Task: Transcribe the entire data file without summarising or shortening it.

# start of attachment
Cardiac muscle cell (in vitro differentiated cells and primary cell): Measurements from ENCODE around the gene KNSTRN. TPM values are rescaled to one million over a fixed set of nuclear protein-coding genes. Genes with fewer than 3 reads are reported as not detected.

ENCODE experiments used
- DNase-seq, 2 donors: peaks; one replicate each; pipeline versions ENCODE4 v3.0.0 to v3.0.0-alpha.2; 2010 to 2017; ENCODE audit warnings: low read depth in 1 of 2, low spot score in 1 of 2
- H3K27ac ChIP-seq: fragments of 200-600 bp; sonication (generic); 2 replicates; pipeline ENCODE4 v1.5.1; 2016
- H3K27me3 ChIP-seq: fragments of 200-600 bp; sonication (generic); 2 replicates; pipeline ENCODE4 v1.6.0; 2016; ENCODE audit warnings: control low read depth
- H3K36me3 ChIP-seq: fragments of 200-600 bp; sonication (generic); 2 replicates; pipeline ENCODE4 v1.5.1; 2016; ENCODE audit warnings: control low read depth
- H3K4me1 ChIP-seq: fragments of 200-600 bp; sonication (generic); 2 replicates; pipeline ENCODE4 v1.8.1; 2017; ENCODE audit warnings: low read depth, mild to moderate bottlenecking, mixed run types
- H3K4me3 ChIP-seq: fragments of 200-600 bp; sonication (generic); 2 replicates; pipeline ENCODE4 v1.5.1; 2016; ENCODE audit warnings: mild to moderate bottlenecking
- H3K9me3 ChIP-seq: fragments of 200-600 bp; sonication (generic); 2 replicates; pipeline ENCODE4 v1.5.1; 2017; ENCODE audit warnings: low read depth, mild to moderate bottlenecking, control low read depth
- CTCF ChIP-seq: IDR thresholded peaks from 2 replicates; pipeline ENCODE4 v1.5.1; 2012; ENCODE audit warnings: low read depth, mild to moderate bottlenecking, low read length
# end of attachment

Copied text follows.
Cardiac muscle cell (in vitro differentiated cells and primary cell): Measurements from ENCODE around the gene KNSTRN. TPM values are rescaled to one million over a fixed set of nuclear protein-coding genes. Genes with fewer than 3 reads are reported as not detected.

ENCODE experiments used
- DNase-seq, 2 donors: peaks; one replicate each; pipeline versions ENCODE4 v3.0.0 to v3.0.0-alpha.2; 2010 to 2017; ENCODE audit warnings: low read depth in 1 of 2, low spot score in 1 of 2
- H3K27ac ChIP-seq: fragments of 200-600 bp; sonication (generic); 2 replicates; pipeline ENCODE4 v1.5.1; 2016
- H3K27me3 ChIP-seq: fragments of 200-600 bp; sonication (generic); 2 replicates; pipeline ENCODE4 v1.6.0; 2016; ENCODE audit warnings: control low read depth
- H3K36me3 ChIP-seq: fragments of 200-600 bp; sonication (generic); 2 replicates; pipeline ENCODE4 v1.5.1; 2016; ENCODE audit warnings: control low read depth
- H3K4me1 ChIP-seq: fragments of 200-600 bp; sonication (generic); 2 replicates; pipeline ENCODE4 v1.8.1; 2017; ENCODE audit warnings: low read depth, mild to moderate bottlenecking, mixed run types
- H3K4me3 ChIP-seq: fragments of 200-600 bp; sonication (generic); 2 replicates; pipeline ENCODE4 v1.5.1; 2016; ENCODE audit warnings: mild to moderate bottlenecking
- H3K9me3 ChIP-seq: fragments of 200-600 bp; sonication (generic); 2 replicates; pipeline ENCODE4 v1.5.1; 2017; ENCODE audit warnings: low read depth, mild to moderate bottlenecking, control low read depth
- CTCF ChIP-seq: IDR thresholded peaks from 2 replicates; pipeline ENCODE4 v1.5.1; 2012; ENCODE audit warnings: low read depth, mild to moderate bottlenecking, low read length